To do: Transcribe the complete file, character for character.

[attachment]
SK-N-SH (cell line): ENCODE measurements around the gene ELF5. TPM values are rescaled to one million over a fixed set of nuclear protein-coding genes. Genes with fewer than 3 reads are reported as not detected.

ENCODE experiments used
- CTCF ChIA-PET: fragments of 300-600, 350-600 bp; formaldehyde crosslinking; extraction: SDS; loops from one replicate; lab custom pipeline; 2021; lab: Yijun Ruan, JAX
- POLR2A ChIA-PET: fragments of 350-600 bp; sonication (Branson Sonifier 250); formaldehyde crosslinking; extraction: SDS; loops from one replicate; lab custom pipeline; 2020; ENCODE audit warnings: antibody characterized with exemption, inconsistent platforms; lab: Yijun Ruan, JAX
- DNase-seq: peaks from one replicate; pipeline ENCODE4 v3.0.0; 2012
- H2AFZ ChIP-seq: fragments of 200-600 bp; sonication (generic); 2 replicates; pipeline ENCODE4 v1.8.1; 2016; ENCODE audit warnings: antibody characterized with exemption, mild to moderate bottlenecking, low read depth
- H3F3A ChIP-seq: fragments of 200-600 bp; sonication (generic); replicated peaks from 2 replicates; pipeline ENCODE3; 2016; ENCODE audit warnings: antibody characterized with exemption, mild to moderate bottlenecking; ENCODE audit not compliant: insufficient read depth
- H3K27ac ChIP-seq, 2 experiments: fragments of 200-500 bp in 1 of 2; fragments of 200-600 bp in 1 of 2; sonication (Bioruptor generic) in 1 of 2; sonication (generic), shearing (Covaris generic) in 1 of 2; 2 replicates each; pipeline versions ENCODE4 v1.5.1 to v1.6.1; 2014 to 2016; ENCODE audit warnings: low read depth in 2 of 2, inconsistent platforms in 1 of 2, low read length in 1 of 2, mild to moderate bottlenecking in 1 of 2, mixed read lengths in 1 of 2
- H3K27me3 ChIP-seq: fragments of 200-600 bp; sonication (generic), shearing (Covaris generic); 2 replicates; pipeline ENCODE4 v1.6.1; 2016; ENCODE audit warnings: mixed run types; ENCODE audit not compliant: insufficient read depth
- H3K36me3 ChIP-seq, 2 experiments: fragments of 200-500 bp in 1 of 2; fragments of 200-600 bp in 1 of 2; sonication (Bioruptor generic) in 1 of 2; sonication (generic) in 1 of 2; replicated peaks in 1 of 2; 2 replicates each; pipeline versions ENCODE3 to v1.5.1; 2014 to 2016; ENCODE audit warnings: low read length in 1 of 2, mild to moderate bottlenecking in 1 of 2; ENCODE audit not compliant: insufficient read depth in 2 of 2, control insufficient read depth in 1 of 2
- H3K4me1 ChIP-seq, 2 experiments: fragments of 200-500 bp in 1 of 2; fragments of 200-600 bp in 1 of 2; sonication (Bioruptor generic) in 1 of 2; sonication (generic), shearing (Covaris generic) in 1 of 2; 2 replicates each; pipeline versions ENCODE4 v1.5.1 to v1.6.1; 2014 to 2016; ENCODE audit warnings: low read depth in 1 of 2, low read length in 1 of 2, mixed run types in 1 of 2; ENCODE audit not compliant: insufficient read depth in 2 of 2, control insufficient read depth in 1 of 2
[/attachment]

SK-N-SH (cell line): ENCODE measurements around the gene ELF5. TPM values are rescaled to one million over a fixed set of nuclear protein-coding genes. Genes with fewer than 3 reads are reported as not detected.

ENCODE experiments used
- CTCF ChIA-PET: fragments of 300-600, 350-600 bp; formaldehyde crosslinking; extraction: SDS; loops from one replicate; lab custom pipeline; 2021; lab: Yijun Ruan, JAX
- POLR2A ChIA-PET: fragments of 350-600 bp; sonication (Branson Sonifier 250); formaldehyde crosslinking; extraction: SDS; loops from one replicate; lab custom pipeline; 2020; ENCODE audit warnings: antibody characterized with exemption, inconsistent platforms; lab: Yijun Ruan, JAX
- DNase-seq: peaks from one replicate; pipeline ENCODE4 v3.0.0; 2012
- H2AFZ ChIP-seq: fragments of 200-600 bp; sonication (generic); 2 replicates; pipeline ENCODE4 v1.8.1; 2016; ENCODE audit warnings: antibody characterized with exemption, mild to moderate bottlenecking, low read depth
- H3F3A ChIP-seq: fragments of 200-600 bp; sonication (generic); replicated peaks from 2 replicates; pipeline ENCODE3; 2016; ENCODE audit warnings: antibody characterized with exemption, mild to moderate bottlenecking; ENCODE audit not compliant: insufficient read depth
- H3K27ac ChIP-seq, 2 experiments: fragments of 200-500 bp in 1 of 2; fragments of 200-600 bp in 1 of 2; sonication (Bioruptor generic) in 1 of 2; sonication (generic), shearing (Covaris generic) in 1 of 2; 2 replicates each; pipeline versions ENCODE4 v1.5.1 to v1.6.1; 2014 to 2016; ENCODE audit warnings: low read depth in 2 of 2, inconsistent platforms in 1 of 2, low read length in 1 of 2, mild to moderate bottlenecking in 1 of 2, mixed read lengths in 1 of 2
- H3K27me3 ChIP-seq: fragments of 200-600 bp; sonication (generic), shearing (Covaris generic); 2 replicates; pipeline ENCODE4 v1.6.1; 2016; ENCODE audit warnings: mixed run types; ENCODE audit not compliant: insufficient read depth
- H3K36me3 ChIP-seq, 2 experiments: fragments of 200-500 bp in 1 of 2; fragments of 200-600 bp in 1 of 2; sonication (Bioruptor generic) in 1 of 2; sonication (generic) in 1 of 2; replicated peaks in 1 of 2; 2 replicates each; pipeline versions ENCODE3 to v1.5.1; 2014 to 2016; ENCODE audit warnings: low read length in 1 of 2, mild to moderate bottlenecking in 1 of 2; ENCODE audit not compliant: insufficient read depth in 2 of 2, control insufficient read depth in 1 of 2
- H3K4me1 ChIP-seq, 2 experiments: fragments of 200-500 bp in 1 of 2; fragments of 200-600 bp in 1 of 2; sonication (Bioruptor generic) in 1 of 2; sonication (generic), shearing (Covaris generic) in 1 of 2; 2 replicates each; pipeline versions ENCODE4 v1.5.1 to v1.6.1; 2014 to 2016; ENCODE audit warnings: low read depth in 1 of 2, low read length in 1 of 2, mixed run types in 1 of 2; ENCODE audit not compliant: insufficient read depth in 2 of 2, control insufficient read depth in 1 of 2